TRY
CHAPMAN'S JEWELRY STORE
For Albrm Clocks and Michigan Pins
113 SO. MAIN STREET
Our "Tailor-Made" Clothes Cost No More
Than the Average "Ready-Made
,CAN SLE, The Tailor
aE. Washington St Secondor
CHOP off a few
minutes and eat some of
GEQKG8=SUEY
W#,1 KING x.O0
214 S. State St. Phone 1244-M
FIRST NATL BANK OF ANN ARBOR, MICH.
Capital $too,-oo Surplus and Profit $$65,ooo
DIRECTORS:
WIRr CORNWELL WALDO M. ABBOTT
GEO. W. PATTERSON HARRY M. HAWLEY
S. W. CLARKSO;N HARRISON SOULE
FRED SCHIMID D. B. STrTON
E.D KINNIE
FOR
CHO1CE CUT FLOWERS
TUBISCHOFF'S HOS
so Chapin St. Phone Sog-M

Organized 1869
Cap-.al ...........$ 300,000.00
Surplus..........$ 150,000.00
Resources over ....$3,000,000.00
Banking in all branches
Main Office, N. W. Corner Main
and Huron Sts.
Branch Offiee, 707 North Univ-
ersity Avenue.
COME IN AND TRY OUR
Chinese Conbination Lunch

Night Editors
Leonard W. Nieter Earl Pardee
Reporters
H. A. Fitzgerald T. L. Stadeker
W. R. Atlks < 'T. McDonald
E A. Baumgarth L. S. Thompson
Bruce Swaney 1". L. Ziegler
R. J. Blum Golda Ginsberg
Nat Thoanpson
Business Staff
Albert E. Horne Roscue Rau
. C. Musgrave F. M. Sutter
K. S. McColl E.. W. Kennedy
f. E. Campbell
WEDNESDAY, MARCH 15, 1916.
Night Editor L... . S. Thompson
Meeting of -ewsstiff today, 4:04
o'clock.
MICHIGAN'S SHARPSHOOTERS
The youthful Michigan rifle club
has climbed from the bottom of class
C to the top of class B, and it is
thought probable they will enter class
A next year., But the power which
has buoyed the team to its present
high place is of a peculiar quality
which does not insure permanence. A
small group of perhaps 20 enthusi-
asts has been the main dynamic and
they will soon graduate. There is no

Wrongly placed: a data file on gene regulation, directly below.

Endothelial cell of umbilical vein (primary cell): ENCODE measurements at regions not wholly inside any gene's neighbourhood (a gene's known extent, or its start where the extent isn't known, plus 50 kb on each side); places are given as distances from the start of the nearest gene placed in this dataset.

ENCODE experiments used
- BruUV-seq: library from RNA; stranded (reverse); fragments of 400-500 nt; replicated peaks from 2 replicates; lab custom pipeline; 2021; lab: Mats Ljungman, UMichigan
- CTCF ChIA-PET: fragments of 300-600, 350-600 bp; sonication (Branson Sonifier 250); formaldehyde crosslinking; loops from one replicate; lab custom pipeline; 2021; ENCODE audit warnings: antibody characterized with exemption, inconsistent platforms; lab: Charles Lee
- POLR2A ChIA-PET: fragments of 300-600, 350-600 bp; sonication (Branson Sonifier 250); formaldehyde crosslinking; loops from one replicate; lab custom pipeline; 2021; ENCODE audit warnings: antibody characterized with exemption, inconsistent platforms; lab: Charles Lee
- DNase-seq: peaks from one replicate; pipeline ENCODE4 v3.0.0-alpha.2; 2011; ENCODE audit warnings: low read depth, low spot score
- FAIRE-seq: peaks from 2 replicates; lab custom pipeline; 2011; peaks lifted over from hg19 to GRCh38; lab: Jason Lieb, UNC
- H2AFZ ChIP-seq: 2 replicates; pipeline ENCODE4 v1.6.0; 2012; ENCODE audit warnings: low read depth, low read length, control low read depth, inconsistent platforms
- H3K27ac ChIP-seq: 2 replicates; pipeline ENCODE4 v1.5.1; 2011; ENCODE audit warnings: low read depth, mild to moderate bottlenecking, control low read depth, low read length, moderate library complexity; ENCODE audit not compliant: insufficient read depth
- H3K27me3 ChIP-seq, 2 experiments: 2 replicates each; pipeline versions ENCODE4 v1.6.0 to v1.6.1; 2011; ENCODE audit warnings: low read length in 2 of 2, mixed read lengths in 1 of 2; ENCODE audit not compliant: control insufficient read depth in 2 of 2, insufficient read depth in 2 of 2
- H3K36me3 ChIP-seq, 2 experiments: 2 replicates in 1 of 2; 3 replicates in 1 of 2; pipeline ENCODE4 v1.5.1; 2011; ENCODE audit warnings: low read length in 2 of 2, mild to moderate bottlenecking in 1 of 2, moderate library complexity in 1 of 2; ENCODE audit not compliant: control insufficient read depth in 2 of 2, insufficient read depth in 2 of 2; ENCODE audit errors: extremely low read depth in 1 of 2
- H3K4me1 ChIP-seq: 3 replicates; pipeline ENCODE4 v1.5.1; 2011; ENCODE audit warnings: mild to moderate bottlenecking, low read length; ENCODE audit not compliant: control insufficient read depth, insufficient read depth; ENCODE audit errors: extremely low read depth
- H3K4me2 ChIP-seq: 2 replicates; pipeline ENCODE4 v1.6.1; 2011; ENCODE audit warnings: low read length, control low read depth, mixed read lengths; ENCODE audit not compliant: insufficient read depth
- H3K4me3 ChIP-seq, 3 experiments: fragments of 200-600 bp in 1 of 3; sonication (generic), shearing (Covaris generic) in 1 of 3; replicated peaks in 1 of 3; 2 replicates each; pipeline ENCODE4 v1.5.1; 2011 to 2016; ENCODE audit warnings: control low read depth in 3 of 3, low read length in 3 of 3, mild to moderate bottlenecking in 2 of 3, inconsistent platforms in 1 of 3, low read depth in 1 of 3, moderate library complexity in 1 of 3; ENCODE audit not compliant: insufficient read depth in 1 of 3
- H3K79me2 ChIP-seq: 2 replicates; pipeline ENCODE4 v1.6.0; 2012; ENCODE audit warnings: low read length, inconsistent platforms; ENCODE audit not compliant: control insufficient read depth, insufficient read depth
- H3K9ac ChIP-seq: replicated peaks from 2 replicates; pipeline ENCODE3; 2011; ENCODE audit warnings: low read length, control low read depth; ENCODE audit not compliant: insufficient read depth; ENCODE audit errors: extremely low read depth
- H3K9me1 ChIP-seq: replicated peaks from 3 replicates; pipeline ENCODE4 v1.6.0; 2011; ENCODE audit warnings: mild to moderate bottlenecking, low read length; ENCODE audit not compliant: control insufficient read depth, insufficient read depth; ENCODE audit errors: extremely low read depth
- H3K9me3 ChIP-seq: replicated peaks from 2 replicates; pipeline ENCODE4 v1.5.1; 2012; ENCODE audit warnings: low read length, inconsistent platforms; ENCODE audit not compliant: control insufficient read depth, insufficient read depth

regular coaching system' provided,
and thecquarters are inferiovwfor
highest perfection. Notre Dame has
been creeping gradually closer upon
the heels of the Wolverine squad
through the winter, and more danger-
ous competition may be expected next
year.
One of the men who understands the
organization advocates that the club
form itself upon a substantial basis,
similar to the Varsity band. Then
there is the question of improved
equipment, and the question of a train-
ing table, such as is employed by the
remarkable M. A. C. riflemen, who
have held the world's record.
There are hundreds of available
men who might become experts at
Michigan, probably three times as
many t6 pick from as there are at the
Agricultural College at Lansing. And

However, if it is inevitable that the.
policy, once entered upon, should be
followed to the end, some compensa-
tory advantages can be found in the
situation. The three institutions have
developed varying traditions. The
agricultural college seems to appeal to
a class of youth that would not be at-
tracted to the university. One is the
college of democracy, the other of ar-
istoeracy; shirt sleeve and dress suit
environment respectively-if not in
fact at least in opinions sufficiently
general to be taken into account.
Thousands of our youth have gone to
East Lansing who would not have gone
to Ann Arbor, if their statements are
to be accepted. The outcome is that
by reason of maintaining the second
of our colleges a large element of our
population has received the benefit of
technicaleducation which would. have
either been deprived of it; or have
gone to other states to get it.
The agricultural college is not,
strictly speaking, a place for teaching
only farming. It includes a wide vari-
ety of scientific instruction in its cur-
riculum, and many of its graduates
have won success in professional vo-
cations. It has filled an important
place in our history. It has won its own
peculiar fame. If it were to be wiped
out its loss would bring a sense of
real deprivation that could not be
made good by the prestige of one
great institution, however resplendent.
Farming is demanding more and more
the equipment of scientific training
for its profitable prosecution, and if
the young men who are to supply the
nation's food hereafter cherish deep
seated preferences for getting that
training in their own college the con-
tinuance and fostering of M. A. C.
will be an essential part of our future
educational policy.'

GO TO
TUTTLE'S

Fumigators
25-35-50-75-$1.001
For all sizes of Rooms
at
Quarry
Company

For the BEST in

SODAS
CANDILES
LUNCH ES

Published by the
t1,ivcrsitt !Musfc1)oue
NOW ON SALE

I

I

On State
rhone 2402 Open Evenings by Appointment
Beauty Shop
MISS MABLE ROWE
Shampooing, Manicuring
Massage and Chiropody
Switches made from Combings-
with or without Stems
First National Bank Bldg.
ROOM 503 Ann Arbor, Mic.

Prescription
Store

L1:34 A. M-
1P g. .

2 5c 5:30 P. U.
to 7 P: M.

Michigan Inn
Chop Suey

8. ibHry St.